By May 1918, however, with the UB65 off the coast of Spain, several more sightings of Lieutenant Richter were reported. One crewman claimed to have seen a ghostly apparition walk into the torpedo room. However, when he failed the come out a short time later the crewman looked inside the room to find nobody there. We might recall that, at least according to the legends, Lieutenant Richter died in an explosion in the torpedo room.
One particularly grim account, told by the previously mentioned Boar and Blundell, is that of a crewman who worked in the torpedo room complaining that the spirit of Lieutenant Richter would “not leave him alone”. He would eventually go mad over the incidents and threw himself from the submarine and into the icy waters.
A Most Mysterious End
For all the bad luck and strange happenings the UB65 experienced, it did manage to avoid the Allied attacks for the majority of its service. That was until 10th July 1918 when the U-boat’s life came to an explosive end, literally.
There are, as we might imagine, several slightly different versions of the final mission of the UB65. The most often told version – and perhaps the most accurate – was that the UB65 was spotted by an American submarine somewhere off the coast of Ireland traveling on the surface of the water. They quickly got themselves into position and were about to launch a torpedo on the German U-boat. However, before they could, a “tremendous, almost unbelievable” explosion came from inside the UB65 causing it to drop to the bottom of the water.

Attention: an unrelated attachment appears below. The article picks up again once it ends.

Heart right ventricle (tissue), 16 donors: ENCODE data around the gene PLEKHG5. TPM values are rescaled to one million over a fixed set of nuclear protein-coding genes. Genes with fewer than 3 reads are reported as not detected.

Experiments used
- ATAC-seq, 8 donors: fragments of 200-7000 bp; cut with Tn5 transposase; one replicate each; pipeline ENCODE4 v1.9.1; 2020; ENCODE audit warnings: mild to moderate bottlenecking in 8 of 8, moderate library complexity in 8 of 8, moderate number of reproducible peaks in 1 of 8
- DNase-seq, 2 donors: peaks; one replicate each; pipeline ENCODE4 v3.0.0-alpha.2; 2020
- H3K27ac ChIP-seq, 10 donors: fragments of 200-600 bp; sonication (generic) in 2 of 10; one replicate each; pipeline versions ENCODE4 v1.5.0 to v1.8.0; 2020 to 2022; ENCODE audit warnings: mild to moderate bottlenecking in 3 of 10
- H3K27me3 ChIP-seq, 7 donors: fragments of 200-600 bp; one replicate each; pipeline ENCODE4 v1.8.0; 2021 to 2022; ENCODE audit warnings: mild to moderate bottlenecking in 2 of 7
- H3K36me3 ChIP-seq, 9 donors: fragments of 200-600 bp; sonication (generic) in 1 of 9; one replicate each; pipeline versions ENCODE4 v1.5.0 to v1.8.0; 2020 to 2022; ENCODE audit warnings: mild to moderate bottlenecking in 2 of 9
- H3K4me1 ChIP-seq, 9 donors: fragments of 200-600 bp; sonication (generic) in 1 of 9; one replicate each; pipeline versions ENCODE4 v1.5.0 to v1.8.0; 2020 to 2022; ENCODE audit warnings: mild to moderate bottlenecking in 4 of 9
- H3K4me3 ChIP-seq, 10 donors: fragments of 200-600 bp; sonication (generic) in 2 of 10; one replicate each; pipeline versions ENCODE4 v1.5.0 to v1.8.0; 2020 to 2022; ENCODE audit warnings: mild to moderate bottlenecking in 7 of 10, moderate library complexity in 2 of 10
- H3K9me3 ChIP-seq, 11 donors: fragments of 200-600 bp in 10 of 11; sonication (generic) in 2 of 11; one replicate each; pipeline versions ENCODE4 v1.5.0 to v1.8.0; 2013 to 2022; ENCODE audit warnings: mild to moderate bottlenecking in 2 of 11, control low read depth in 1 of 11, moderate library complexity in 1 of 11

Another account tells of an American destroyer spotting the U-boat seemingly drifting and appearing to have been abandoned. Even stranger, a “ghostly figure” was reported by several of the American sailors as having appeared on the deck of the vessel. Suddenly, a huge explosion ripped the UB65 apart, sending it to the bottom of the seabed. However, before it disappeared, the ghostly figure was again seen standing on the wreckage.
Regardless of which version is told, the sheer force and power of the explosion is something that many who witnessed it claimed there was something unnatural about it. Particularly given the circumstances that the infamous (in the German ranks) Second Officer met his death. Incidentally, following the sinking, the Second Officer was not seen again on any other vessel.
We should note, though, there are plenty of explanations offered as to why the UB65 exploded as it did.
A Genuine Haunting Tale Or A Case Of Urban Myth?
So, was the UB65 haunted as the legends persist over a hundred years after it sunk to the bottom of the English Channel in 1918? Or might the accounts be nothing more than paranoia that has morphed into urban legend over the years?
It is important to note that we should not get the UB65 mixed up with the U65 (something done by some researchers), which was a completely different German U-boat, even though it operated at the same time.
The UB65 was a very real vessel. And the strange accounts that happened, both during the construction and the test runs, were also very real. Whether the reports of the dead Second Officer are also real or not, is perhaps open to debate. Perhaps the fact that many rumors swirled among the ranks of the German navy should alert us to the fact that, at the very least, the crewmen believed some of their ranks were seeing something a little out of the ordinary.